Over the next few months at City, we’ll be starting on a journey towards datatainment. We’ll begin by launching prototypes that start to make the performance data transparent and, with the help of the audience, we’ll progress towards making truly entertaining data-led products.

I can’t wait for the audience’s reaction and I’ve no doubt it will be voluble whether in praise or pillory, but if even just one stato and one newbie both get information and perhaps enjoyment out of our prototypes, then we will have started off in the right direction.

Advertisements

A week of MCFC, datatainment and Guardian rants

2 September, 2011 2 comments

This post and all other business-focused posts are now being held on the Seven League blog.

 

Thanks to Robert Andrews for the interview and write-up on paidContent where we went through a whole bunch of the digital and media strategy for Manchester City FC. Of course, any one of those things could have been explained a lot more – but maybe that’s for another time.

Only one thing to add to the interview.. I want to make it clear that I’m well aware that ‘datatainment’ is a horrid horrid word. I promise not to come up with more like that.

Also, Joe Weston… the answer’s clearly a very very loud ‘No’: Is Richard Ayers the most influential man in sports and social media? It’s kind of you, but definitely still ‘no’.

And then there was the Guardian blog post and back-page of the sport section last Saturday where Scott Murray wrote a rather remarkable, entertaining and, frankly, odd piece about MCFC’s approach to media. “Manchester City’s film should get an ‘X’ certificate“.

MCFC-Guardian-mcfc-blog-110902I was alerted to the post at about 10am on Saturday morning and once I’d picked my jaw up off the ground, I emailed my boss and the communications director to ask for the ok to make a comment on the blog. What amazed me was how pseud0-intellectualised the piece was… all those arty references to cinema… and how much he’d got carried away. I should add that I thought it was a good blog post – entertaining, well written, bombastic, opinionated and, of course, not based in any truth at all. Because it was a Saturday and even communications directors have lives, it took quite a while for me to get signoff on the comment I wanted to make… but by 10.39pm we were there and I was able to respond. (it’s on page 4 of the comments).

We think the video’s great. But then I would say that, as it was my team that made it. ‬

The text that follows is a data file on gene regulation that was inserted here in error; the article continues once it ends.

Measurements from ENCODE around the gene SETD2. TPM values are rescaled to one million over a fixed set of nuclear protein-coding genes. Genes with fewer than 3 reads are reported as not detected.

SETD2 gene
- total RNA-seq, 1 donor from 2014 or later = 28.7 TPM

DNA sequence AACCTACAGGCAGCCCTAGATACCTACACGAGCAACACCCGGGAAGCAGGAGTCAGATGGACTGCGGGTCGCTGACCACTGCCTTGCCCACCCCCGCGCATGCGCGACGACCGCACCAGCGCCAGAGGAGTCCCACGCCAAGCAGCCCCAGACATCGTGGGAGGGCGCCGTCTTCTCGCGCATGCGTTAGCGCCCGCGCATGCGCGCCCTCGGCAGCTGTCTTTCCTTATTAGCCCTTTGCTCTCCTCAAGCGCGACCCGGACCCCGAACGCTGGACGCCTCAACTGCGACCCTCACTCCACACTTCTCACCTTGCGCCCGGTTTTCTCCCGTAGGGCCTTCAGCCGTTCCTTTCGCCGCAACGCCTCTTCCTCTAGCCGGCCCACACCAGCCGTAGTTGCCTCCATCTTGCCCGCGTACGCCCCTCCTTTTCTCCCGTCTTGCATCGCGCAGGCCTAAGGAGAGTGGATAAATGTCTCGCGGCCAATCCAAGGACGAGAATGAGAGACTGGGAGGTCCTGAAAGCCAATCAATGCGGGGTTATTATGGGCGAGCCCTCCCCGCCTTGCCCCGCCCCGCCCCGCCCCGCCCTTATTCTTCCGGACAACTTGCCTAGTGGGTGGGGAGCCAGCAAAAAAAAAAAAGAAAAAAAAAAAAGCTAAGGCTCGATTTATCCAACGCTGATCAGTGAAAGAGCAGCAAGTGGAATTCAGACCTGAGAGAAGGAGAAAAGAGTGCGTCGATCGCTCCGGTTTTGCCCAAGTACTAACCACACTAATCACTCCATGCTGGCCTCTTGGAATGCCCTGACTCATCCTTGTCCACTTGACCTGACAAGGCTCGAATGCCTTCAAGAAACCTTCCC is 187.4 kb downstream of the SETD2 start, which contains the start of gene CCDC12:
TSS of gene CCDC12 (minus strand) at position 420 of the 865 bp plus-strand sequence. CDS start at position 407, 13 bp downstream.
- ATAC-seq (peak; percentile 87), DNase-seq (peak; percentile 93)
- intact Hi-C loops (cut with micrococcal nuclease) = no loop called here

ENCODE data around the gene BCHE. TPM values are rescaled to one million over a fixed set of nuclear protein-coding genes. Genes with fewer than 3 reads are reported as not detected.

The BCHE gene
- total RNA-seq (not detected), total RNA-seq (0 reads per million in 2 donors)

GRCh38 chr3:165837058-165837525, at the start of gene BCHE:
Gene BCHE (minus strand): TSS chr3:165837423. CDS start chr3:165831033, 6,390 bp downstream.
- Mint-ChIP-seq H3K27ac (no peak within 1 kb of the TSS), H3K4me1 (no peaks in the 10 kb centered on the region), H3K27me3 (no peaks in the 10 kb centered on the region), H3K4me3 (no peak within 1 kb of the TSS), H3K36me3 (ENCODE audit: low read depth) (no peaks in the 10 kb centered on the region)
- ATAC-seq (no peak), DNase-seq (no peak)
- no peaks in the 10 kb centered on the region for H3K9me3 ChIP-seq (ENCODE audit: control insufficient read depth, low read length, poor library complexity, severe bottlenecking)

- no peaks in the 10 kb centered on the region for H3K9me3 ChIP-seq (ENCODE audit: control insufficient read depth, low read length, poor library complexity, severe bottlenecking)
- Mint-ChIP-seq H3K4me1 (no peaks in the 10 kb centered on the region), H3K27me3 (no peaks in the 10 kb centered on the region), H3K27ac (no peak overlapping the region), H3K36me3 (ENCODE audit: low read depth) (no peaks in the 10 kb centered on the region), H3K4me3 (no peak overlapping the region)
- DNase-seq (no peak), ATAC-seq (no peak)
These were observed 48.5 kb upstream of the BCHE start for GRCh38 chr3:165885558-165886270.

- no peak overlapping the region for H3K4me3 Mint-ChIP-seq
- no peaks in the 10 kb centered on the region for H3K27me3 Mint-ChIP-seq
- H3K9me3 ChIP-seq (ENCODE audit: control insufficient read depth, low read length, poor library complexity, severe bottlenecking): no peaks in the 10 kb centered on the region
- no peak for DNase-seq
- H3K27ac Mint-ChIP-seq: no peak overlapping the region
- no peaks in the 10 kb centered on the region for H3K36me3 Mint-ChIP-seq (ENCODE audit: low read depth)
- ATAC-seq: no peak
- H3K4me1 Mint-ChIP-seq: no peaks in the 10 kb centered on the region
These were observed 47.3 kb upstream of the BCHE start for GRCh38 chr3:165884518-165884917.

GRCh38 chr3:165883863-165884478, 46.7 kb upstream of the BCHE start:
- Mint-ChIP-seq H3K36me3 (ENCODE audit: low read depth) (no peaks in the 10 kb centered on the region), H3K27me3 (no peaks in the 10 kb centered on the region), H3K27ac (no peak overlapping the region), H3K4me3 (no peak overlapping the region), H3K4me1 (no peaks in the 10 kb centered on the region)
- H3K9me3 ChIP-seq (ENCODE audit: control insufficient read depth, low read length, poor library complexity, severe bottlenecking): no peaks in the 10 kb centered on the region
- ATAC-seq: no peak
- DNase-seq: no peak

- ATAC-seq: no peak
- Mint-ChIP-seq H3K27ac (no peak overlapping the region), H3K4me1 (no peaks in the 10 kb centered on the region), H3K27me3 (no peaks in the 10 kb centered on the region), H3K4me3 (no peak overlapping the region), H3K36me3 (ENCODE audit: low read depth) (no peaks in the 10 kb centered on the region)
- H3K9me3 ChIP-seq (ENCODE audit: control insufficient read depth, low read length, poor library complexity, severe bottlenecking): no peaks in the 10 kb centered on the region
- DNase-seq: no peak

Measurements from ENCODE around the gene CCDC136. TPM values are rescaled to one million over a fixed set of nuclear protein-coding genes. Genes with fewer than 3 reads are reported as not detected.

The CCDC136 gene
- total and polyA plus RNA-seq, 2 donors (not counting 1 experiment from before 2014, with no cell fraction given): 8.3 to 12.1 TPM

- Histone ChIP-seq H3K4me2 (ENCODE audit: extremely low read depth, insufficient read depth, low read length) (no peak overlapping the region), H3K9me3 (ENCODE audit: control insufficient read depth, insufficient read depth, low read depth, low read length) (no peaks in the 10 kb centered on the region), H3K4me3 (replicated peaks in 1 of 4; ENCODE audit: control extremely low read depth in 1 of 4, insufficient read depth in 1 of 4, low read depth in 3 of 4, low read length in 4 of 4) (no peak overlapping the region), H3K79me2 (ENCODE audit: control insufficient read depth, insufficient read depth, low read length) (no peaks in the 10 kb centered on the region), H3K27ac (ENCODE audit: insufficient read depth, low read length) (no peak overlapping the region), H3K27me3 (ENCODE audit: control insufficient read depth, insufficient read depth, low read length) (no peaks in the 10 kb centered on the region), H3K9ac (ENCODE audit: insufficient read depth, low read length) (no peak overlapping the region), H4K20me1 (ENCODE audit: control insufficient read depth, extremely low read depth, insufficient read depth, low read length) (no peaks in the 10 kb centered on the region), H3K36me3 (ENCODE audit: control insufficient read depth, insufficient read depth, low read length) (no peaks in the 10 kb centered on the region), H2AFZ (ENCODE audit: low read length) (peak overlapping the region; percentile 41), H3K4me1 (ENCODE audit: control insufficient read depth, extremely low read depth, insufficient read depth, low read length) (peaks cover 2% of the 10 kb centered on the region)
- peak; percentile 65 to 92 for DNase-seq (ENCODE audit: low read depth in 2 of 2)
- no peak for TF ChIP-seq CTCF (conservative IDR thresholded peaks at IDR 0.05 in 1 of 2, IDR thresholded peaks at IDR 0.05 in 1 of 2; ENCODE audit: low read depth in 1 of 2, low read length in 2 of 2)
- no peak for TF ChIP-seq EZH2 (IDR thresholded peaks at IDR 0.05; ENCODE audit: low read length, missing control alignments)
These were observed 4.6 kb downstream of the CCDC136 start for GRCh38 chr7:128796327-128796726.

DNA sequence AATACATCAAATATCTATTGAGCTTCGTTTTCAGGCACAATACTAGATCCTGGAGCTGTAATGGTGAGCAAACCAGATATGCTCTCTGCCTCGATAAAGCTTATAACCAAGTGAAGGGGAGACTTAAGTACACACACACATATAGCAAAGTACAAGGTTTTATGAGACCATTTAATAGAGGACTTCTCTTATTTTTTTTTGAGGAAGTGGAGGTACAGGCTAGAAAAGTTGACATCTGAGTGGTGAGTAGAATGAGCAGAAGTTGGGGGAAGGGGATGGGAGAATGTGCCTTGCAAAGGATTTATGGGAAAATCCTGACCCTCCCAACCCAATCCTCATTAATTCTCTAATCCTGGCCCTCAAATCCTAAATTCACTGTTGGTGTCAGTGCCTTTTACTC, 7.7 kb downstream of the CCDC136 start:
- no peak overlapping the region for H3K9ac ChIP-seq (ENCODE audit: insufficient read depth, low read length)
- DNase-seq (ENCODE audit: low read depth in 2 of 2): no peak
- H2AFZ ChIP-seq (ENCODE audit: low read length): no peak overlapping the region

‪Our club and editorial policy is about giving fans access to the club and that means behind the scenes material is perfect. We know the fans love it because we’ve done loads of things like the Tunnel Cams and the picture galleries of Today at Carrington – and the response is really really good. You can also be sure that if the fans don’t like something, then I hear about it pretty quickly. ‬

Part of ‪my job is to try new things – to innovate in ways that will mean that the fans get more of what they want. And what they want most is access to behind the scenes at the club – access to players. Some things don’t work, of course, but I’m happy to say we’ve done lots that are greatly appreciated as a lot of the comments here show. ‬

‪As for our visual style – well, cinema is orchestrated, but reality tv is much more free-form and that’s the style we go for. Which, to be honest, is why it can look a bit awkward sometimes – but then we’ve had enough reality tv over the last 20 years or so to know that, haven’t we?‬

‪I guess there’s something here about editorial taste. I like the video. The BBC like the video – that’s why they got in touch and ran it on the BBC Sport site. As I write this, 383,081 people have watched it on youtube and some of them must like it. Then there are those that watched it on our website first. But you didn’t like it – and that’s fair enough. ‬

‪Equally, fans liked the ‘Nasri scores’ image from EA. A bit of fun that nicely shows off the game’s amazing graphics. That’s an approach the FIFA game playing audience would appreciate, I think.‬

‪I’d be more than happy to talk to you or the media team and explain our digital and media strategy in detail. ‬

‪In the meantime, as this is a blog with comments I’d just like to add that you missed off the best ever steadicam shot… in the opening sequence of Point Break. ‬

‪thanks, Richard‬
ps. we put another one up, do let me know what you think: Inside City: Nasri’s First Day Training